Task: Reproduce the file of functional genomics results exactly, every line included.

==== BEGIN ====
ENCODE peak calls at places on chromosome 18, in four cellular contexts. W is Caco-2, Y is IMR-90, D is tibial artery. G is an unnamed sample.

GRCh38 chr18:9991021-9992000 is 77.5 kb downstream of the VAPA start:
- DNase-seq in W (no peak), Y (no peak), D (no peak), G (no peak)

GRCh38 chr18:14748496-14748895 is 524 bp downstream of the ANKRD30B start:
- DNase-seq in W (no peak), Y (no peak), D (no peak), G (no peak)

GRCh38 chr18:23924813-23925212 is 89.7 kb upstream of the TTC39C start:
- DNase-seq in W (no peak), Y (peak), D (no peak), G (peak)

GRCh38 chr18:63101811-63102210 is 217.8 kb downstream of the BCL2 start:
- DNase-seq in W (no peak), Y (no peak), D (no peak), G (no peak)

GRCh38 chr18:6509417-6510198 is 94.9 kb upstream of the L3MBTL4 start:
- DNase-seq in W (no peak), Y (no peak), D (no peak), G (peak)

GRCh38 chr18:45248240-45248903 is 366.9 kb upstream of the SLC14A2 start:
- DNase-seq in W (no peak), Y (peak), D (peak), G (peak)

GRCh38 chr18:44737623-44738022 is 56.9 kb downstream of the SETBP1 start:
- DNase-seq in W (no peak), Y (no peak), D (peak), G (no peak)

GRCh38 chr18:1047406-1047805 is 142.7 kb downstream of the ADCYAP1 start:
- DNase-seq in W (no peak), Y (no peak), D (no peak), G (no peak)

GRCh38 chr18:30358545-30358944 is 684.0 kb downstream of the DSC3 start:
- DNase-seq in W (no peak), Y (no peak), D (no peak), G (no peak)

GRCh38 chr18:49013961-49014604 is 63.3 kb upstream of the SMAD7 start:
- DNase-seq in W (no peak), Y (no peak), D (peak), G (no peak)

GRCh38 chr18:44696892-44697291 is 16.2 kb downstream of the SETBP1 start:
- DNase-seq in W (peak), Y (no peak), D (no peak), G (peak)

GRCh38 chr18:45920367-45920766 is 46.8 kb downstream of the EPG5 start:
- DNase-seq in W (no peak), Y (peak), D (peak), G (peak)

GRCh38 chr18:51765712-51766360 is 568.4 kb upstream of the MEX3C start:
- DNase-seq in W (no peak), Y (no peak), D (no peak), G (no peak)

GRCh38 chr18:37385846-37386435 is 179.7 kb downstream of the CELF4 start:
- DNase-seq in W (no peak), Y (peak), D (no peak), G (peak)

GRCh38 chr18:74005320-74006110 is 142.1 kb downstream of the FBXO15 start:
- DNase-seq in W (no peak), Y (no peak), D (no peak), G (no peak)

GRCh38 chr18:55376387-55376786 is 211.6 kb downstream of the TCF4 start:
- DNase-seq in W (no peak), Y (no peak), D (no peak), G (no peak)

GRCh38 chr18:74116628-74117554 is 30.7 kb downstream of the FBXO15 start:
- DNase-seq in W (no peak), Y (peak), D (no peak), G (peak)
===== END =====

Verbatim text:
ENCODE peak calls at places on chromosome 18, in four cellular contexts. W is Caco-2, Y is IMR-90, D is tibial artery. G is an unnamed sample.

GRCh38 chr18:9991021-9992000 is 77.5 kb downstream of the VAPA start:
- DNase-seq in W (no peak), Y (no peak), D (no peak), G (no peak)

GRCh38 chr18:14748496-14748895 is 524 bp downstream of the ANKRD30B start:
- DNase-seq in W (no peak), Y (no peak), D (no peak), G (no peak)

GRCh38 chr18:23924813-23925212 is 89.7 kb upstream of the TTC39C start:
- DNase-seq in W (no peak), Y (peak), D (no peak), G (peak)

GRCh38 chr18:63101811-63102210 is 217.8 kb downstream of the BCL2 start:
- DNase-seq in W (no peak), Y (no peak), D (no peak), G (no peak)

GRCh38 chr18:6509417-6510198 is 94.9 kb upstream of the L3MBTL4 start:
- DNase-seq in W (no peak), Y (no peak), D (no peak), G (peak)

GRCh38 chr18:45248240-45248903 is 366.9 kb upstream of the SLC14A2 start:
- DNase-seq in W (no peak), Y (peak), D (peak), G (peak)

GRCh38 chr18:44737623-44738022 is 56.9 kb downstream of the SETBP1 start:
- DNase-seq in W (no peak), Y (no peak), D (peak), G (no peak)

GRCh38 chr18:1047406-1047805 is 142.7 kb downstream of the ADCYAP1 start:
- DNase-seq in W (no peak), Y (no peak), D (no peak), G (no peak)

GRCh38 chr18:30358545-30358944 is 684.0 kb downstream of the DSC3 start:
- DNase-seq in W (no peak), Y (no peak), D (no peak), G (no peak)

GRCh38 chr18:49013961-49014604 is 63.3 kb upstream of the SMAD7 start:
- DNase-seq in W (no peak), Y (no peak), D (peak), G (no peak)

GRCh38 chr18:44696892-44697291 is 16.2 kb downstream of the SETBP1 start:
- DNase-seq in W (peak), Y (no peak), D (no peak), G (peak)

GRCh38 chr18:45920367-45920766 is 46.8 kb downstream of the EPG5 start:
- DNase-seq in W (no peak), Y (peak), D (peak), G (peak)

GRCh38 chr18:51765712-51766360 is 568.4 kb upstream of the MEX3C start:
- DNase-seq in W (no peak), Y (no peak), D (no peak), G (no peak)

GRCh38 chr18:37385846-37386435 is 179.7 kb downstream of the CELF4 start:
- DNase-seq in W (no peak), Y (peak), D (no peak), G (peak)

GRCh38 chr18:74005320-74006110 is 142.1 kb downstream of the FBXO15 start:
- DNase-seq in W (no peak), Y (no peak), D (no peak), G (no peak)

GRCh38 chr18:55376387-55376786 is 211.6 kb downstream of the TCF4 start:
- DNase-seq in W (no peak), Y (no peak), D (no peak), G (no peak)

GRCh38 chr18:74116628-74117554 is 30.7 kb downstream of the FBXO15 start:
- DNase-seq in W (no peak), Y (peak), D (no peak), G (peak)